Ramón María del Valle-Inclán y de la Peña (Vilanova de Arousa, Galicia, Spain, 28 October 1866 – Santiago de Compostela, 5 January 1936), Spanish dramatist, novelist and member of the SpanishGeneration of 98, is considered perhaps the most noteworthy and certainly the most radical dramatist working to subvert the traditionalism of the Spanish theatrical establishment in the early part of the20th century. His drama is made all the more important by its influence on later generations of Spanish dramatists. Therefore, on the national theater day, his statue in Madrid receives the homage of thetheatrical profession.
His early writings were in line with French symbolism and modernism; however, his later evolution took his works to most radical formal experiments. Hedespised literary realism and openly disregarded Benito Perez Galdós, its maximum Spanish representative. His political views, accordingly, changed from traditional absolutism (in Spain known as Carlismo)towards anarchism. This also caused him problems.
All his life he struggled to live up to his bohemian ideals, and stayed loyal to his steticist beliefs. However, he had to write undercover forserialised popular romans. During a row with a fellow writer his wrist was wounded and became infected, and he lost his arm.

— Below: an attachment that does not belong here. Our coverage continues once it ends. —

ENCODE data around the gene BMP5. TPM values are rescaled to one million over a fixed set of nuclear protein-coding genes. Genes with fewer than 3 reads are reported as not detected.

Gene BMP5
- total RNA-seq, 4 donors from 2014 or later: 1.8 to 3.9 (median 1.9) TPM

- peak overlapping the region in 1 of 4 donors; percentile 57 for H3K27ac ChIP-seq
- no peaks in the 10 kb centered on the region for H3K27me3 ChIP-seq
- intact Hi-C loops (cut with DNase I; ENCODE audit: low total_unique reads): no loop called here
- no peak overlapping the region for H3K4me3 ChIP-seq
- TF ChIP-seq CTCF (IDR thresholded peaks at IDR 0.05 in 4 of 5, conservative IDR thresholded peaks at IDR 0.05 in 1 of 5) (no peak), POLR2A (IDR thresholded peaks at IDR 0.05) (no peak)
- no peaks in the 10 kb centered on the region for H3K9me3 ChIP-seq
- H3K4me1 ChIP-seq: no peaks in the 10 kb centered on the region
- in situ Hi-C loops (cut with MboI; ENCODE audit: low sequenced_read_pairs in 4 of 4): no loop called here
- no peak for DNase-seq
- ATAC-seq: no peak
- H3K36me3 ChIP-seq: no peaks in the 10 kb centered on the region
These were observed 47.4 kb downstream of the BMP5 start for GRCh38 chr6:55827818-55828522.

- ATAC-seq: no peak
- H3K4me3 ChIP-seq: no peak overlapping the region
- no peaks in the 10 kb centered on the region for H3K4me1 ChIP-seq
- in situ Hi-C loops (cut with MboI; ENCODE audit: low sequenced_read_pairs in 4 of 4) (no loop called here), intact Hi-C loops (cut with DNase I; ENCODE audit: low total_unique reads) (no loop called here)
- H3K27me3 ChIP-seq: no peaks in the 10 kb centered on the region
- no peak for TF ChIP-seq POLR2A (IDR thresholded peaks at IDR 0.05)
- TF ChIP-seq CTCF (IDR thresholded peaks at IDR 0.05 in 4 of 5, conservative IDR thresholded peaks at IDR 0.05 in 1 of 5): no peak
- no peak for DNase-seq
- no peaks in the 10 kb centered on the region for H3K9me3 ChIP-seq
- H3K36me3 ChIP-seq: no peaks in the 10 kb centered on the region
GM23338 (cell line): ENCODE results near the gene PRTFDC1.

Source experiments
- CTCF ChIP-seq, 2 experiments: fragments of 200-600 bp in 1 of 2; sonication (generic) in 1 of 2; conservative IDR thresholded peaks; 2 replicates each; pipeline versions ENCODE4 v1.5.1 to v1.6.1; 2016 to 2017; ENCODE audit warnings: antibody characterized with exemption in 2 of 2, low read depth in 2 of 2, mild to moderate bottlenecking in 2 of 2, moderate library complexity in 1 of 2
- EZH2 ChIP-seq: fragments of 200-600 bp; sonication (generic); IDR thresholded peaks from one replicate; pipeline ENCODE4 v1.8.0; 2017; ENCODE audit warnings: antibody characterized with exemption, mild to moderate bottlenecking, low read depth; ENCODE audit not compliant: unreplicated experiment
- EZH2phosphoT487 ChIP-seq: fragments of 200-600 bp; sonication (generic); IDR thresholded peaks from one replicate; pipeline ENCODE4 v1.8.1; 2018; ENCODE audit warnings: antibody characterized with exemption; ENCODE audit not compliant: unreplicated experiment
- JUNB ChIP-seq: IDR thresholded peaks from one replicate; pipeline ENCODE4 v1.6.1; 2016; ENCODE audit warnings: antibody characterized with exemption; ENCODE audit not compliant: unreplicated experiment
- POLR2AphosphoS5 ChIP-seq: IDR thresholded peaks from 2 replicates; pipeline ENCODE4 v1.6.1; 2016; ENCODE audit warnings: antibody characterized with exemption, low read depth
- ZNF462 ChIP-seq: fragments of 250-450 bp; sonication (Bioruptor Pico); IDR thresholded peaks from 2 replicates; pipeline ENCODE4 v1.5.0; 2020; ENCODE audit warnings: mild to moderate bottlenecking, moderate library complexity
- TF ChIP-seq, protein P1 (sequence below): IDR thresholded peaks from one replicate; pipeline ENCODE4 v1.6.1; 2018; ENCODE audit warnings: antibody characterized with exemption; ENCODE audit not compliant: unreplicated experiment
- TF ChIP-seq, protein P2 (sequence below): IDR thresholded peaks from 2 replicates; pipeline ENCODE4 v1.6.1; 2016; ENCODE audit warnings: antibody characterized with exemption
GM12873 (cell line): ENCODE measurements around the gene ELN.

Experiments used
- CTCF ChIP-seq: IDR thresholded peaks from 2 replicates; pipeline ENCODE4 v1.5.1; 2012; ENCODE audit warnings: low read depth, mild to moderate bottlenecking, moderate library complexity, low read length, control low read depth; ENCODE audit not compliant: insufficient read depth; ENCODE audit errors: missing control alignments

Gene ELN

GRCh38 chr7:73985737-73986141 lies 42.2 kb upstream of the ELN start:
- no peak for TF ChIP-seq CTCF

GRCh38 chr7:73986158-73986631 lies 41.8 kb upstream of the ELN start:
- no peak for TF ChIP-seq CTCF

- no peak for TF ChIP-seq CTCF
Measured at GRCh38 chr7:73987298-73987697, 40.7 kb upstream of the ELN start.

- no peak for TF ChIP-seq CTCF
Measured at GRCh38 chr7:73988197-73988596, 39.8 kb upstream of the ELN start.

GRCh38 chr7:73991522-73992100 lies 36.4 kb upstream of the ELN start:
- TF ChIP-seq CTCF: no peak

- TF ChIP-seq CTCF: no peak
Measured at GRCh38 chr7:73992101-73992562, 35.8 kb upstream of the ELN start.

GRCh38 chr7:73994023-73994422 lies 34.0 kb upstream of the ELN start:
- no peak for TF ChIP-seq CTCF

Valle-Inclán's work (for example, Divine Words (Divinas palabras) andBohemian Lights (Luces de Bohemia) attacks what he saw as the hypocrisy, moralising and sentimentality of the bourgeois playwrights, satirises the views of the ruling classes and targets in particularconcepts such as masculine honour, militarism, patriotism and attitudes to the Crown and the Roman Catholic Church. His drama also featured irreverent portrayal of figures from Spain's political past anddeployed crude, obscene language and vulgar imagery in a mocking attack on theatrical blandness.
In addition to being politically subversive, though, Valle-Inclán's plays often required staging...
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